The Kinetix Group

Identity Evolution




Brand Identity Evolution

Taking a look back at well recognized brand identities and what they look like today is a great way to see design trends and how they are applied.

Many of today’s most recognized brand identities, from here after called logos, are almost unrecognizable from their origins. Apple Inc. is probably my most favorite example. There are many videos and even a movie that tells the story of the origination of the name, but I like to look at the graphics. A man sitting under an apple tree. A very litteral interpretation AND a very involved design. The logo contains a man seated beneath an apple tree with an apple IN the tree… with highlights no less. It is a full-on scene complete with hills, skyline and clouds in the background. A fancy ribbon affect with text wrapping the entire image. Wow. That is a lot in todays design standards, right?

It probably could not be any further from the evolution of the logo that we see today (2023). A flat apple shape with one leave above it and a half circle, representing a bit out of the apple,  taken from one side. Notice how the bit is over simplified as well. No  teeth marks. That would personalize an otherwise very simplified design.

I typically teach young designers to think it simplicity and to try and not have the tools used to be seen before the brand. An example of this is when the personal computer first met the Adobe company, a la Adobe Illustrator. Blends were all the rage in design. Prior to the computer program, Illustrator, blending colors in a design to be produced on a printing press was a bit involved. The graphic designer would have to either provide an image of the blend in paste-up (the act of assembling the camera-ready artwork for the printer), or provide the printer with instructions on how they would like the blend to appear and the printer’s camera department would create the blend. With the event of Adobe illustrator, designers would go crazy using blends on all their designs, because they could, I guess. The problem was that the technology had not quite caught up to the old school way of performing the task. The computer would create steps of shades rather than a smooth blend. You would look at a design with a blend and the first thing that would stand out were the stair steps within the blend. You could instantly know that it was created using Illustrator. Boo.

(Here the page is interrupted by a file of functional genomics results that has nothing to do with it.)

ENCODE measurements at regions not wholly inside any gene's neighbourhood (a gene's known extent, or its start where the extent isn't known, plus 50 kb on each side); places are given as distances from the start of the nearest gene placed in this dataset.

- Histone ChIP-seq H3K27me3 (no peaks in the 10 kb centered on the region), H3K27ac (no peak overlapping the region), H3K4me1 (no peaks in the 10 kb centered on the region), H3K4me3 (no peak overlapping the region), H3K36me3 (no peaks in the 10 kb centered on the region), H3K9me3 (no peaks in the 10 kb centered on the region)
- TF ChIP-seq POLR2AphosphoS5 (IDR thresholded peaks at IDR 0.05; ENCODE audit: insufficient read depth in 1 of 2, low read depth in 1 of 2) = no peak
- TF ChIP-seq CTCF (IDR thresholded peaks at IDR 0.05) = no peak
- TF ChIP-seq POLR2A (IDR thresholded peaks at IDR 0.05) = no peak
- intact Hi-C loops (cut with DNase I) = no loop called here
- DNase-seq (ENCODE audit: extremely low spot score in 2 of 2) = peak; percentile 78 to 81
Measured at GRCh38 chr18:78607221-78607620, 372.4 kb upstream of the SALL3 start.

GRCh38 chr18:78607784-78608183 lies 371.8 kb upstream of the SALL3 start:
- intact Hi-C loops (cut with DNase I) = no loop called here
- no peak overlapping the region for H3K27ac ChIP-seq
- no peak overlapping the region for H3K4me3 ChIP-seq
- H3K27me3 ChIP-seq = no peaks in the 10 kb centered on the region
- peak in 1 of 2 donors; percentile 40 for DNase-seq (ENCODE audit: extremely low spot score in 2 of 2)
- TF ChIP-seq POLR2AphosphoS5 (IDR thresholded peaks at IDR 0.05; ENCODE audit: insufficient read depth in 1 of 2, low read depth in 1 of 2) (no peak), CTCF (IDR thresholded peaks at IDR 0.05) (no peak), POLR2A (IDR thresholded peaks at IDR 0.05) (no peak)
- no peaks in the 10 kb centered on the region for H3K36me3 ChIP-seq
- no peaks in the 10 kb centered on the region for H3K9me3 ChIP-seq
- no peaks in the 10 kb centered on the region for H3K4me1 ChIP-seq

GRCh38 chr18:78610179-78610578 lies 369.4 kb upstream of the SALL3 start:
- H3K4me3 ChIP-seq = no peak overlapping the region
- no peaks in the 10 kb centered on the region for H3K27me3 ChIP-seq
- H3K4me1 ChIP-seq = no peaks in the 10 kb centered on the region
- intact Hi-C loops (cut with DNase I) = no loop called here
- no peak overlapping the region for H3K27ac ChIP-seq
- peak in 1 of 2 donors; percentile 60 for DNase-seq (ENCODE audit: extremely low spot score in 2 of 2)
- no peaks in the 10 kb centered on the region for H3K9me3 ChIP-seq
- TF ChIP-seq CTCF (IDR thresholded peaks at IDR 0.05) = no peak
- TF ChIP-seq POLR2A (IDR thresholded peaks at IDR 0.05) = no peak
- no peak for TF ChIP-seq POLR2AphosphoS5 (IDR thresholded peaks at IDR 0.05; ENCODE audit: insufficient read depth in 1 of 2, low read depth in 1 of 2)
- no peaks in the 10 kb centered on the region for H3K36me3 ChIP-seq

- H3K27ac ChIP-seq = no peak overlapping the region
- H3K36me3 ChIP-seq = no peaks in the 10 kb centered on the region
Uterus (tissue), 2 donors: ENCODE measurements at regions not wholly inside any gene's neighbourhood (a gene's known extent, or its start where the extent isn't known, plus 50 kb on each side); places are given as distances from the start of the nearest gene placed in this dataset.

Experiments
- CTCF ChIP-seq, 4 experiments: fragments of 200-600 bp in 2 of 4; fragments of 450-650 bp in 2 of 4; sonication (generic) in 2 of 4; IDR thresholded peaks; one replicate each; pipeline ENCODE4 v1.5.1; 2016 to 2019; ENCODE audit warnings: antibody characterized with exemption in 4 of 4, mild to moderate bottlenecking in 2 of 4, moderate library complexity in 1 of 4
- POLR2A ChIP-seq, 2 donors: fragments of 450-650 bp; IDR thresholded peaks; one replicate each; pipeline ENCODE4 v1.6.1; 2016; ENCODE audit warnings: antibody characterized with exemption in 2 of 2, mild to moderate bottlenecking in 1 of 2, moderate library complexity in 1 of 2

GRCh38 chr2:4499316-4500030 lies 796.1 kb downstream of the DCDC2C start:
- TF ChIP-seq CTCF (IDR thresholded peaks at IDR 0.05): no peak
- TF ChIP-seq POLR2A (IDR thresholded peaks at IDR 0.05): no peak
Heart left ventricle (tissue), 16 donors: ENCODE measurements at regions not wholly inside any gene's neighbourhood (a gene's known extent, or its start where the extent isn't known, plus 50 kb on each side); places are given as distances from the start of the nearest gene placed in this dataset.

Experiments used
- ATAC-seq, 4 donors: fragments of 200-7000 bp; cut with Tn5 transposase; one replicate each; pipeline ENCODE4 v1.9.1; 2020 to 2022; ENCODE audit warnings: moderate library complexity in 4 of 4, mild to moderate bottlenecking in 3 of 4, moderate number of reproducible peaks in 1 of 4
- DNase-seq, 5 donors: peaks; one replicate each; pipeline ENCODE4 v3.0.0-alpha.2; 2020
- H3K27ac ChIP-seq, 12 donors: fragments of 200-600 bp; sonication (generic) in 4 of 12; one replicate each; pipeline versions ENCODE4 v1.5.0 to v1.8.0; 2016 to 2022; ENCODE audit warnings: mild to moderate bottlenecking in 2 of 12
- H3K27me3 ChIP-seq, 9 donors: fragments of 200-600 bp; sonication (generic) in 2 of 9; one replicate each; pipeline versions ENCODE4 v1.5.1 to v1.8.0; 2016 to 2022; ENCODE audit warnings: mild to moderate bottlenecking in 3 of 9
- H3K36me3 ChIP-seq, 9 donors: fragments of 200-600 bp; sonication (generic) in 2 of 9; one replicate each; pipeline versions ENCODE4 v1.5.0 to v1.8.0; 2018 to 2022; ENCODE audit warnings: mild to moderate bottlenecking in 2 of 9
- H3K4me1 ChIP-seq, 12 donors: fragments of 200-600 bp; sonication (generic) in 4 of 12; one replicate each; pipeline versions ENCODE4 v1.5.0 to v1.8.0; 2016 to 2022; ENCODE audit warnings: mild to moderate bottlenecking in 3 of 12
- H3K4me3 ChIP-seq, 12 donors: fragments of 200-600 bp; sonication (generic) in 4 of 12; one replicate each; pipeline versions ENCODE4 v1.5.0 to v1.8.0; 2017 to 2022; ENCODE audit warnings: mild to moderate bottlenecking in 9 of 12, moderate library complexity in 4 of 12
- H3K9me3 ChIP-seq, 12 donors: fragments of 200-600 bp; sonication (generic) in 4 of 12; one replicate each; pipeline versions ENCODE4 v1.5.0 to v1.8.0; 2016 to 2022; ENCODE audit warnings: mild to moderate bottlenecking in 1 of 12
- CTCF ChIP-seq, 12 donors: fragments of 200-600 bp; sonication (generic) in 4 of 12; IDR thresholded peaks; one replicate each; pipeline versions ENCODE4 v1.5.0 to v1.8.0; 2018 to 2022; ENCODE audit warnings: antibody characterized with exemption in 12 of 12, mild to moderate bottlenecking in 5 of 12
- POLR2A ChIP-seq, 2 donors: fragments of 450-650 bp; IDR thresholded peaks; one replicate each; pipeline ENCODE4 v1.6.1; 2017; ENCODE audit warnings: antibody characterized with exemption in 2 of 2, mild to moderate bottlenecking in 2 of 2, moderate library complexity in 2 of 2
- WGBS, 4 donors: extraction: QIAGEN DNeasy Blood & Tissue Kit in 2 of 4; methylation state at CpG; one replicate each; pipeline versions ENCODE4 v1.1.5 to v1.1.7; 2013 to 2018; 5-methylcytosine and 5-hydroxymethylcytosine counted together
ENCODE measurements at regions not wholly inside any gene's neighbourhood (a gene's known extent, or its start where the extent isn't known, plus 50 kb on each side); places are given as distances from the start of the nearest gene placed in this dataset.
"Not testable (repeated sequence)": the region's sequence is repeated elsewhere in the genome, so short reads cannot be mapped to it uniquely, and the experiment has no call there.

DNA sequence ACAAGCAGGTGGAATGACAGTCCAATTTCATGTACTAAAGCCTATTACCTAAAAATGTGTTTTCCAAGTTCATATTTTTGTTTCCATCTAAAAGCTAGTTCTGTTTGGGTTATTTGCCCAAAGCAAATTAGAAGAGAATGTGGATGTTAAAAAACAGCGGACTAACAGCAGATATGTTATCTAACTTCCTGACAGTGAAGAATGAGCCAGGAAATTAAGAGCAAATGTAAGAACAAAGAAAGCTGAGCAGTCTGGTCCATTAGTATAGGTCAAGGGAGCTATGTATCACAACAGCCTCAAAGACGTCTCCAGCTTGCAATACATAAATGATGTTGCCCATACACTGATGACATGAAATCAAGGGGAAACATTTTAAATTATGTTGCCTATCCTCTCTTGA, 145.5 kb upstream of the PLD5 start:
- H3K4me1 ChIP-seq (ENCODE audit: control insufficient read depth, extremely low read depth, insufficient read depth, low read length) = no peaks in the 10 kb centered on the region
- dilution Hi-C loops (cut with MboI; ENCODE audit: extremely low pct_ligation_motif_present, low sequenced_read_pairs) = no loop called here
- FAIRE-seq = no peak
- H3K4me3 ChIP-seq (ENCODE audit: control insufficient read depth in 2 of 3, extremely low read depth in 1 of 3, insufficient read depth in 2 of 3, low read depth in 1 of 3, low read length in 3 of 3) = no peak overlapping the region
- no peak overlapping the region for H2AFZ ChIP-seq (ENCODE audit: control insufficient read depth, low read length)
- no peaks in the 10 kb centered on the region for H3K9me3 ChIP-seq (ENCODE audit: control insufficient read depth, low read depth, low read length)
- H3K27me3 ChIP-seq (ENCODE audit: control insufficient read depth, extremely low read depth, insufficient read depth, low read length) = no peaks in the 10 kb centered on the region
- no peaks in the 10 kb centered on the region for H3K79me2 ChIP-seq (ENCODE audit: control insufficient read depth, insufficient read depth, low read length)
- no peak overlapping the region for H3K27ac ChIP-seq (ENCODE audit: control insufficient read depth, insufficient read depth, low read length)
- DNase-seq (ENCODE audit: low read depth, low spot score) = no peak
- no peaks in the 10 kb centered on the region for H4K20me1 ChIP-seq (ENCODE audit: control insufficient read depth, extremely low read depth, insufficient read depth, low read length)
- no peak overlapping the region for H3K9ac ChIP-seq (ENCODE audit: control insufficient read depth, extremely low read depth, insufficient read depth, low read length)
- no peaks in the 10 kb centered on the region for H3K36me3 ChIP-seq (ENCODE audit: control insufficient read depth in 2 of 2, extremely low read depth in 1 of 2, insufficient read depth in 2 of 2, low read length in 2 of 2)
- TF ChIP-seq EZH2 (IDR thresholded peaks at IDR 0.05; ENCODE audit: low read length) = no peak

We have come a long way in computer aided design since then, but there are still examples of this today if you pay attention.

Don’t get me wrong, I’m not against a design allowing the tools that created it to shine through. Not at all. Rembrandt was famous for thick brush strokes and thick layers of paint. Something  he was ridiculed for in his time.  Designs that are computer aded can and do provide results not otherwise achievable by hand can be spectacular. My approach in commercial art is to not have the tool be the first observed aspect of a design. I like it to be more like an onion with layers. Take in the design as a  whole, then the individual aspects (or layers).

In the examples below (kudos to bore for the examples) see how designs have progressed over time. Notice the simplification of the design and/or spot the progression of the designers  thought process and tools.

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Note: A brand is not a logo or an identity. A brand is a much bigger concept. A brand is how your target market perceives you through their interaction with all of your brand aspects. A logo or brand identity is  but one of those aspects. Where most see a logo and call it your brand… what they are actually seeing is your brand’s identity. Your brand identity is only one aspect of your brand marketing. It is your most visual aspect in most cases, but still just one part. Everything you or your company does from how you answer the phone or follow up a contact, or how you provide your product or service(s) is part of your brand. So when you see a logo, a mark, or identity… you are seeing a brand’s identity (or brand identity). Ultimately, that is why it is so important… because it represents ALL of the effort and dollars you or your company put behind influencing your brand image in the minds of your target market. This is also why keeping a brand identity fresh is so important! The example above of Dunkin’ Donuts is a good one. in 2022 they introduced DD into their marketing to attempt to bring in a younger audience. Abbreviation of a word is popular in this time. Buffalo  Wild Wings using BWW (b-dub) is another example.